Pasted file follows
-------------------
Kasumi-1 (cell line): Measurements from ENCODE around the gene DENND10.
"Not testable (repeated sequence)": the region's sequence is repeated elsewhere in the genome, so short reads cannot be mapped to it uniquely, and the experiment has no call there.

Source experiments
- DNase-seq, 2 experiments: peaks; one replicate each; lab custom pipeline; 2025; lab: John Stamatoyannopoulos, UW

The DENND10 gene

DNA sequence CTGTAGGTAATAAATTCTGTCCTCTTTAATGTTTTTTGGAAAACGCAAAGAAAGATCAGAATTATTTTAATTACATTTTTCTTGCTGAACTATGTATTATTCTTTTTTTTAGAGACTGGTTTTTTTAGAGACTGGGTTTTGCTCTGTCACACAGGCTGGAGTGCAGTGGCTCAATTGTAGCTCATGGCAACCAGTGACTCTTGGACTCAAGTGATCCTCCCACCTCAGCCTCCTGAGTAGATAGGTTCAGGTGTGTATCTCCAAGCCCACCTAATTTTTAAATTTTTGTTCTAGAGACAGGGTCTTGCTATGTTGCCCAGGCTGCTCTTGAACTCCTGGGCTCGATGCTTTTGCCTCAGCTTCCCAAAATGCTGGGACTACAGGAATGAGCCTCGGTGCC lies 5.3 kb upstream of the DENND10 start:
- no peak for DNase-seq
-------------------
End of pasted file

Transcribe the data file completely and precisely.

Kasumi-1 (cell line): Measurements from ENCODE around the gene DENND10.
"Not testable (repeated sequence)": the region's sequence is repeated elsewhere in the genome, so short reads cannot be mapped to it uniquely, and the experiment has no call there.

Source experiments
- DNase-seq, 2 experiments: peaks; one replicate each; lab custom pipeline; 2025; lab: John Stamatoyannopoulos, UW

The DENND10 gene

DNA sequence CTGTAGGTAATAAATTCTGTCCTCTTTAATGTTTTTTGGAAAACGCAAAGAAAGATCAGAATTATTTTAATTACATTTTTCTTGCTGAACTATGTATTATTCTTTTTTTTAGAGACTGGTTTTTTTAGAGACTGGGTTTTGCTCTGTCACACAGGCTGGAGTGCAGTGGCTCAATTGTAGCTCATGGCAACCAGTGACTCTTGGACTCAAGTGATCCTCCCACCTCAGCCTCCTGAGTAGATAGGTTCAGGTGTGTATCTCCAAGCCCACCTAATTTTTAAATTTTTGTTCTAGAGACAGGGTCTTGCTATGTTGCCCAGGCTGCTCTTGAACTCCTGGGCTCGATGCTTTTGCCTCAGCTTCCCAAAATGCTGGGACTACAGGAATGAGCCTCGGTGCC lies 5.3 kb upstream of the DENND10 start:
- no peak for DNase-seq